In football, the goalkeeper is a separate player, who almost plays a different sport. The only player authorized to use his hands, he must have very particular qualities: most often tall, but above all lively, courageous, with a good reading of trajectories and above all excellent reflexes. But are these players really so different from the others? According to a recent scientific study, goalkeepers have cognitive skills superior to those of other footballers and even those of ordinary mortals.
Irish researchers from Dublin City University looked into the question, led by behavioral neuroscientist Michael Quinn, a former professional goalkeeper. For this study, they worked with 60 “guinea pigs”: 20 professional goalkeepers, 20 professional outfield players as well, and finally 20 people who do not play football.
Michael Quinn explains his approach: “Unlike other football players, goalkeepers must make thousands of very rapid decisions based on limited or incomplete sensory information. (…) This led us to predict that “Goalkeepers would have an increased ability to combine information from different senses, and this hypothesis was confirmed by our results.”
Experiments were conducted to assess how quickly study participants could process and integrate information from their senses, technically known as the “temporal binding window.” In each trial, one or two flashes of light (visual stimuli) were presented, accompanied by one, two, or no beeps (auditory stimuli). During the test with one flash and two beeps, most participants believed they saw only two flashes, which highlights a faulty integration of visual and auditory stimuli.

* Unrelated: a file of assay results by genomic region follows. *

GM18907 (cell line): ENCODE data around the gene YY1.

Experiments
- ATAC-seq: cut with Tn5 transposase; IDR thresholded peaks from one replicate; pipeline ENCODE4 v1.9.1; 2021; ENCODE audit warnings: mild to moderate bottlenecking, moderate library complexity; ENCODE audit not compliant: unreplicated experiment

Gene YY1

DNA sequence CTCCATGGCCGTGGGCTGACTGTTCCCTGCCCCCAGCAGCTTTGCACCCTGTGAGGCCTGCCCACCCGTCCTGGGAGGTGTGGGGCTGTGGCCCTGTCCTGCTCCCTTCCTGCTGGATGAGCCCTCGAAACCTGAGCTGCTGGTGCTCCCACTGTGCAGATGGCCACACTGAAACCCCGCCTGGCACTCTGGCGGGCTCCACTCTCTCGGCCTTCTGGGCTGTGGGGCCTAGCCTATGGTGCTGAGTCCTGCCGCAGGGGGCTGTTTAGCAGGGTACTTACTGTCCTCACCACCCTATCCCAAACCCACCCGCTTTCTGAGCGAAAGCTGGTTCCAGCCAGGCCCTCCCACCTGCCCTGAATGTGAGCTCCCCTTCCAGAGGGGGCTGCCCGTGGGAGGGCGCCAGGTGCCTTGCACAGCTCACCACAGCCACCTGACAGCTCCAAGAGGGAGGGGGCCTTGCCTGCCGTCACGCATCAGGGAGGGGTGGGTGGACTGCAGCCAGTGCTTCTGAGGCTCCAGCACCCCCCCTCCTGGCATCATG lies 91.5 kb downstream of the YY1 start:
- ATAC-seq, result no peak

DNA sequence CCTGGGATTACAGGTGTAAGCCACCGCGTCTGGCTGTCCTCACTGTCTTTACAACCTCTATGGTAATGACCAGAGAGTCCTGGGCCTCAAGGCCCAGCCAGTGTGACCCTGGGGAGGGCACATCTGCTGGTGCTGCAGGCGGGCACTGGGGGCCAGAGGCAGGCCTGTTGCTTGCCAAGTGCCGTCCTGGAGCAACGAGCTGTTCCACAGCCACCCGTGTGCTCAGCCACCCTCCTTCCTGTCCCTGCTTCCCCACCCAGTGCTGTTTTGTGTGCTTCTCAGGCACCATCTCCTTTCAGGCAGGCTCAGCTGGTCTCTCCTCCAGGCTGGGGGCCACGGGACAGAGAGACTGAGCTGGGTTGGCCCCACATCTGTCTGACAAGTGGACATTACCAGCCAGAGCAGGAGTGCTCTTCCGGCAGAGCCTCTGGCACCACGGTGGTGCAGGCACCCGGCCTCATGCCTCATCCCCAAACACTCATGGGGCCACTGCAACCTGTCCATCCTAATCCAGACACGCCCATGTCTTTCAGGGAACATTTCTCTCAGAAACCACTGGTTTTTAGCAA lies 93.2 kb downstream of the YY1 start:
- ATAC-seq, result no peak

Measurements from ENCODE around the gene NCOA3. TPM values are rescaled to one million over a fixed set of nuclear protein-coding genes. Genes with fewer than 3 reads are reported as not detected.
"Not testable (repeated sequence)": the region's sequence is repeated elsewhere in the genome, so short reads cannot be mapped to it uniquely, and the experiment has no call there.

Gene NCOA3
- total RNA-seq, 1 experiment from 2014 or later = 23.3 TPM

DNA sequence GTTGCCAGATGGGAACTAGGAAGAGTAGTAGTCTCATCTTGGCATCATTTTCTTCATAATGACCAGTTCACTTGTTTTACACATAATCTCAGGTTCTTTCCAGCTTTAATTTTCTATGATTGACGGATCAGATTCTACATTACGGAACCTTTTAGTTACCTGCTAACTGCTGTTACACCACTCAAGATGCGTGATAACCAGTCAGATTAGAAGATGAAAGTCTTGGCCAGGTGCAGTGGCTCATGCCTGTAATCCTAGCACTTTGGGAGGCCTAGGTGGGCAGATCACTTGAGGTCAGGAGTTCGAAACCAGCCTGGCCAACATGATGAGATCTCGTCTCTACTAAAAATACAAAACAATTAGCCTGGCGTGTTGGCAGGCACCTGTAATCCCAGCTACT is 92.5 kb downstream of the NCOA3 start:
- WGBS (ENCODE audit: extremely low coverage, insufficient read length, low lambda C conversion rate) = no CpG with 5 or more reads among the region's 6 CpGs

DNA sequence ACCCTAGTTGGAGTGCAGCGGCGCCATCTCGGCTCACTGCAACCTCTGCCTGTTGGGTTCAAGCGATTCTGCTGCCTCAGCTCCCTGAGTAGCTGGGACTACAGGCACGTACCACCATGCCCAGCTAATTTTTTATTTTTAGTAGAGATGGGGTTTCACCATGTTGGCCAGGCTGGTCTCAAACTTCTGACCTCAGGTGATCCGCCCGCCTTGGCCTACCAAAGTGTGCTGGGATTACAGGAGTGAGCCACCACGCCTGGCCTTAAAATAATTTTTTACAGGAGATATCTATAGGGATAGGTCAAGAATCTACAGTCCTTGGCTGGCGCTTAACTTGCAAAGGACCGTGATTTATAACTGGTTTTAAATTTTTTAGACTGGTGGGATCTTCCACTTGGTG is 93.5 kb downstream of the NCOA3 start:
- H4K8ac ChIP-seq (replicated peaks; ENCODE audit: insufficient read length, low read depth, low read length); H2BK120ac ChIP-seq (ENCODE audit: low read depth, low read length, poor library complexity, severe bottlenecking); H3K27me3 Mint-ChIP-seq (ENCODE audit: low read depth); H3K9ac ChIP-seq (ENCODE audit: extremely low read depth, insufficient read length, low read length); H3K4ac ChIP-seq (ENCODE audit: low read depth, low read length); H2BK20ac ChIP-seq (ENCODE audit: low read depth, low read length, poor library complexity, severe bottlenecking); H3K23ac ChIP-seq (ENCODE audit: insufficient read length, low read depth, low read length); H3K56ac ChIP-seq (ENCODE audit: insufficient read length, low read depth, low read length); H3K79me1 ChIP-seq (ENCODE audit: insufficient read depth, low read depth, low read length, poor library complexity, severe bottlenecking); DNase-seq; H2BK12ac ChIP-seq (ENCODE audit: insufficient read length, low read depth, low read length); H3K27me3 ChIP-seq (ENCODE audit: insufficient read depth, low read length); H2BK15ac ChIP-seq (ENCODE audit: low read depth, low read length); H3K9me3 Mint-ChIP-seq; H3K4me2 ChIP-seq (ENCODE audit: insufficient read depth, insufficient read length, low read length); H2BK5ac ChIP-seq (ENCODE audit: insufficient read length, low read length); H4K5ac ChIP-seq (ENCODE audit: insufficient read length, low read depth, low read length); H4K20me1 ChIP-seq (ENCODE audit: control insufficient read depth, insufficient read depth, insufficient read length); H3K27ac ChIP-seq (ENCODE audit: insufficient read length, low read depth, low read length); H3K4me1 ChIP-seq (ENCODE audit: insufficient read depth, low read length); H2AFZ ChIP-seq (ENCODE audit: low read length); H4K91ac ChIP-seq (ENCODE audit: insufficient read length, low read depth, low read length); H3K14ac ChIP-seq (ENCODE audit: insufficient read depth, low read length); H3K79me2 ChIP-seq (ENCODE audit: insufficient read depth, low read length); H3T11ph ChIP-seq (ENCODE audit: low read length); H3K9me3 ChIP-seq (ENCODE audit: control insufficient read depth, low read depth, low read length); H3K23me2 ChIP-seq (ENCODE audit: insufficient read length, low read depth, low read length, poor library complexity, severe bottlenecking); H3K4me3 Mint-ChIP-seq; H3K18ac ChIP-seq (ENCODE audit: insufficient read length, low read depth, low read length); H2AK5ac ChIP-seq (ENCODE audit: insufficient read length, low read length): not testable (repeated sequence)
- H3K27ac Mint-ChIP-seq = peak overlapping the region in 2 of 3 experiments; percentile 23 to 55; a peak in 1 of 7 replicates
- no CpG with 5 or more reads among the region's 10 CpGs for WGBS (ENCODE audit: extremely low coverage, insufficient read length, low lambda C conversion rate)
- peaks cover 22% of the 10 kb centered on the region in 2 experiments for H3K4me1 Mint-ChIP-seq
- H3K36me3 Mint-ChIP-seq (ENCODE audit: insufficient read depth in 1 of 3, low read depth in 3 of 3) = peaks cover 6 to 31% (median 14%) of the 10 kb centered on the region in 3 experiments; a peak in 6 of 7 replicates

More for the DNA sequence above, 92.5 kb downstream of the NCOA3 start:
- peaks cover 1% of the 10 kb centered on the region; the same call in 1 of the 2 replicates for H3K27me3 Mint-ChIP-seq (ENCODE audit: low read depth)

Goalkeepers have a significantly narrower “sensory processing window” compared to outfield players and non-players, demonstrating more effective multisensory processing. In short, they perceive information in their environment more precisely and quickly and can therefore make faster decisions based on this data. This partly explains the exceptional reflexes that professional doormen must have.
Additionally, keepers were shown to be better able to separate sensory signals, including visual and auditory signals. Once again, this is a major advantage: goalkeepers sometimes have to react to a visual signal only, the sounds being covered by the noise of the public, or on the contrary to an audio signal only, when they do not see the ball, but hear the typing for example.
At the end of these tests, psychologist David McGovern of Dublin City University, wonders: “Could the narrower sensory processing window observed in goalkeepers be due to the rigorous training to which they are subjected from their younger age? Or do these differences in multisensory processing reflect an innate, natural ability that attracts young players to the goalkeeping position?” We are waiting for the next study to have some answer.